* IN THE HIGH COURT OF DELHI AT NEW DELHI
CRL. M.C. 4095/2018 CRL. M.A. 29947/2018
Reserved on : 31.01.2020
Pronounced on : 06.02 .2020
IN THE MATTER OF:
MAHENDER SINGH ….. Petitioner
Through: Mr. Vivek Sood, Sr. Adv. with Ms.
Saumya Gupta and Mr. Siddharth
STATE OF NCT OF DELHI ORS. ….. Respondents
Through: Mr. Amit Chadha, APP with SI Prem
Mr. Dipanshu Chugh, Adv. for R-2 to
HON’BLE MR. JUSTICE MANOJ KUMAR OHRI
1. The present petition has been directed against the order dated
24.07.2018 vide which the trial court has dismissed the
petitioner/complainant’s application seeking clarification with respect to
addition of charge under Section 304 Part I IPC besides the charge for the
offence punishable under Section 498A/34 IPC and Section 304B/34 IPC.
2. Learned Senior Counsel for the petitioner submitted that the
impugned order came to be passed in application filed on behalf of the State
under Section 216 Cr.P.C. seeking clarification and for framing of additional
charge under Section 302/34 IPC.
3. Briefly, the facts necessary for the disposal of the present case, are
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that the petitioner is the father of the deceased. The deceased got married to
Ravinder Singh/Respondent no.2 on 21.02.2008. An information vide DD
No. 97-B was received on 24.09.2010 regarding the death of the deceased in
Safdurjung Hospital. After investigation, a charge-sheet was filed against
the respondents under Sections 498A/304B/406 IPC.
4. The trial court vide order dated 21.01.2013, framed charge against
Ravinder Singh/respondent no.2 for the offence punishable under Section
498A/304 Part I IPC. On receiving supplementary challan, similar charge
was framed on 12.09.2013 against Mahender Singh/Respondent no.3
(father-in-law) and Harbans Kaur/Respondent no. 4 (mother-in-law).
5. Aggrieved with non-framing of charge under Section 304B IPC as
well as Section 406 IPC, the petitioner approached this Court in Crl. Rev. P.
578/2013. While disposing of the above petition vide order dated 13.10.2014
and noting, the demand of dowry; death of the victim in unnatural
circumstances within seven years of marriage and the opinion in the post-
mortem report stating cause of death as uterine rupture because of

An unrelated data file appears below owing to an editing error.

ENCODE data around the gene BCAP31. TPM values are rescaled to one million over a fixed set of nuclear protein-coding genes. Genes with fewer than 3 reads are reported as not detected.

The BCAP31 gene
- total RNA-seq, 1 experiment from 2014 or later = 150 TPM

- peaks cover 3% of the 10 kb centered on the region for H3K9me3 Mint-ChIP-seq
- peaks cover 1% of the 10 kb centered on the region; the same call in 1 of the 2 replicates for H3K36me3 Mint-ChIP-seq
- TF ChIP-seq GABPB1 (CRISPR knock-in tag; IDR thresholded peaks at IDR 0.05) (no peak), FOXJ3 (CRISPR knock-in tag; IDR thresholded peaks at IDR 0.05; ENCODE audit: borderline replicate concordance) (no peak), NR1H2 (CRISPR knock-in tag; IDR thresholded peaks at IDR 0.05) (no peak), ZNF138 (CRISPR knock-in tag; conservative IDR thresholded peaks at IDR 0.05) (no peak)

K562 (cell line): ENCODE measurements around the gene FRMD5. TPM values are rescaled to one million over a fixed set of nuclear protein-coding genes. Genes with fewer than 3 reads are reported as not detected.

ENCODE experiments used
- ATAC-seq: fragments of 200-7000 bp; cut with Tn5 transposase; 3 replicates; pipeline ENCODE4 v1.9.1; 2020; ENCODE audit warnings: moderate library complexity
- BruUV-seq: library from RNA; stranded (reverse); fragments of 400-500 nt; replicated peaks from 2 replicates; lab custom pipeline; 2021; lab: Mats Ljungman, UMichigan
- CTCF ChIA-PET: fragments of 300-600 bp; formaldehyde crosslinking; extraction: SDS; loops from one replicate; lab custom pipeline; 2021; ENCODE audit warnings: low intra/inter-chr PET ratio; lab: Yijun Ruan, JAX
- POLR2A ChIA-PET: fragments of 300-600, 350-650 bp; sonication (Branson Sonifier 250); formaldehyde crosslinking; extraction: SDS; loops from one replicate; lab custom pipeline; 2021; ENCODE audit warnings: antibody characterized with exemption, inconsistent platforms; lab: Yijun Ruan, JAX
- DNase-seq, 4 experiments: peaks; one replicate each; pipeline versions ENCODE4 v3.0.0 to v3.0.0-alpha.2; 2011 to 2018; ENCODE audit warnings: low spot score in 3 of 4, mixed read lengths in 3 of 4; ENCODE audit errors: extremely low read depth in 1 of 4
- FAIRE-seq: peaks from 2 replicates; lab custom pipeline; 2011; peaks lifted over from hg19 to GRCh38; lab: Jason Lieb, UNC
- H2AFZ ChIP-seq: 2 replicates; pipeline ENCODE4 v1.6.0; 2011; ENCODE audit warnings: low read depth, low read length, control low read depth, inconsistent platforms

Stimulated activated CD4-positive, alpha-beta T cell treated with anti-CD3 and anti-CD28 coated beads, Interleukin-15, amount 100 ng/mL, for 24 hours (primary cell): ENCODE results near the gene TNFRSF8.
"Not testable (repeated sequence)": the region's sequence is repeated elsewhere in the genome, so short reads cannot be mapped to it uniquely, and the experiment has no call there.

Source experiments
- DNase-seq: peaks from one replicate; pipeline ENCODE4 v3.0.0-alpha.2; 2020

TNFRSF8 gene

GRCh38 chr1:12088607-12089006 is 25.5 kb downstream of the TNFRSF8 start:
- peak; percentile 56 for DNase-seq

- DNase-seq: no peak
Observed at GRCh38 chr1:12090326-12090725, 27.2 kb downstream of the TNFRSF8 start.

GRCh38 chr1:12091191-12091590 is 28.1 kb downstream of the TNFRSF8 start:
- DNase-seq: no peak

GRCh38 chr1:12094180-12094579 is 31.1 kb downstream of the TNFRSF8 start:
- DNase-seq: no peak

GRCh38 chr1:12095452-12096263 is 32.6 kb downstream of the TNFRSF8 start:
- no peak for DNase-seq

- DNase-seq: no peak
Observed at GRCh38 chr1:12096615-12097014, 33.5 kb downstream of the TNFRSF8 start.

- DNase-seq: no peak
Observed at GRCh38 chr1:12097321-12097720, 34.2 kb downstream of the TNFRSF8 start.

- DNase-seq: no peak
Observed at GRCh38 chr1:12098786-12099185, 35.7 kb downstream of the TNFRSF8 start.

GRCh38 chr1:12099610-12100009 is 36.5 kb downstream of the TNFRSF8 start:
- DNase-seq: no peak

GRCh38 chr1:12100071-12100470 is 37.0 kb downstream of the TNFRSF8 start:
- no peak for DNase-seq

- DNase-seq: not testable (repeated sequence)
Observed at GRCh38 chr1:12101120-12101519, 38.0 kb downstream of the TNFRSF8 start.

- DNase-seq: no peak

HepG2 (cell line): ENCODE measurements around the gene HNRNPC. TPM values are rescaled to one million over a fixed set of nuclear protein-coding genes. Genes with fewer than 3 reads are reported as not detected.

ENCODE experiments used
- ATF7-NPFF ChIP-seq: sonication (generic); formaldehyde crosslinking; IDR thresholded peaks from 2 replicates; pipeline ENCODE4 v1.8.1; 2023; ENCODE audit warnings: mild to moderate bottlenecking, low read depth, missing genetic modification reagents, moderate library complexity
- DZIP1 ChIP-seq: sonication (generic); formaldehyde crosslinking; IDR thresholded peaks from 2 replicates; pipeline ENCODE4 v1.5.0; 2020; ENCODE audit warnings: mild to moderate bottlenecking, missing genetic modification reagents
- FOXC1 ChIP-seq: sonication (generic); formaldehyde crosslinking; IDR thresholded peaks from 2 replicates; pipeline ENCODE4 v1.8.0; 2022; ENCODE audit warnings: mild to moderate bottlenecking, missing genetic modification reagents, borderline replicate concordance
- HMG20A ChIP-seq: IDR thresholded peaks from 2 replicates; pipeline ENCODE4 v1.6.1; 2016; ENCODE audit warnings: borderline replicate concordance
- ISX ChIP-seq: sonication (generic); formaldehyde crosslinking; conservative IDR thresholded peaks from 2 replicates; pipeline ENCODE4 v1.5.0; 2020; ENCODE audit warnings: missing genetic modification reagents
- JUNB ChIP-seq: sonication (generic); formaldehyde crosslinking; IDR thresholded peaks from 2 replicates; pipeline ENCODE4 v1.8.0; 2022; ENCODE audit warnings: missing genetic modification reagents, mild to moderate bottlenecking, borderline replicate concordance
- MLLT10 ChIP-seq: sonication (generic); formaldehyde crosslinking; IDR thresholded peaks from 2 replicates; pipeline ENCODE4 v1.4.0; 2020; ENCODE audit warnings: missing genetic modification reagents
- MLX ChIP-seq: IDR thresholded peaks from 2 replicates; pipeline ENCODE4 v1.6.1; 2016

intrusion/manipulation of foreign object, the Court came to the opinion that
the impugned order discharging the accused persons under Section 304B
IPC suffered from infirmity and the same was set aside. The trial court was
directed to frame charge under Sections 304B/34 IPC against all the
respondents. The Court also noted that neither arguments were addressed
nor any evidence was collected by the Investigating Agency with respect to
offence under Section 406 IPC.
6. Learned Senior Counsel for the petitioner has submitted that the trial
court misinterpreted the aforesaid order dated 13.10.2014 and vide its order
dated 14.11.2014, modified the order on charge and framed charge for the
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offence punishable under Sections 498A/34 IPC and 304B/34 IPC against
7. Learned Senior Counsel for the petitioner submitted that there was no
ambiguity in the order dated 13.10.2014 passed by this Court and the trial
court ought to have framed additional charge under Section 304B/34 IPC
instead of replacing charge under Section 304 Part I IPC with the charge
under Section 304B IPC.
8. Learned counsel for the respondents has supported the impugned
order and submitted that the trial is pending at the stage of final arguments
and the present petition is nothing but an attempt to delay the trial by the
9. I have heard the learned counsels for the parties and gone through the
10. The deceased got married to respondent no.2 on 21.02.2008. The
witnesses have deposed about the allegations with respect to dowry demand.
The death has taken place within three years of marriage. The doctor who
conducted the post-mortem of the deceased has opined that the death was
due to haemorrhagic shock consequent upon uterine rupture. By subsequent
opinion, he opined that the rupture of uterus was suggestive of being the
damage caused by introduction and manipulation of foreign
object/instrument in the uterus.
11. Section 216 Cr.P.C. reads as under :-
“216. Court may alter charge.
(1) Any Court may alter or add to any charge at any
time before judgment is pronounced.
(2) Every such alteration or addition shall be read and
explained to the accused.
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(3) If the alteration or addition to a charge is such that
proceeding immediately with the trial is not likely, in
the opinion of the Court, to prejudice the accused in
his defence or the prosecutor in the conduct of the
case, the Court may, in its discretion, after such
alteration or addition has been made, proceed with the
trial as if the altered or added charge had been the
(4) If the alteration or addition is such that proceeding
immediately with the trial is likely, in the opinion of the
Court, to prejudice the accused or the prosecutor as
aforesaid, the Court may either direct a new trial or
adjourn the trial for such period as may be necessary.
(5) If the offence stated in the altered or added charge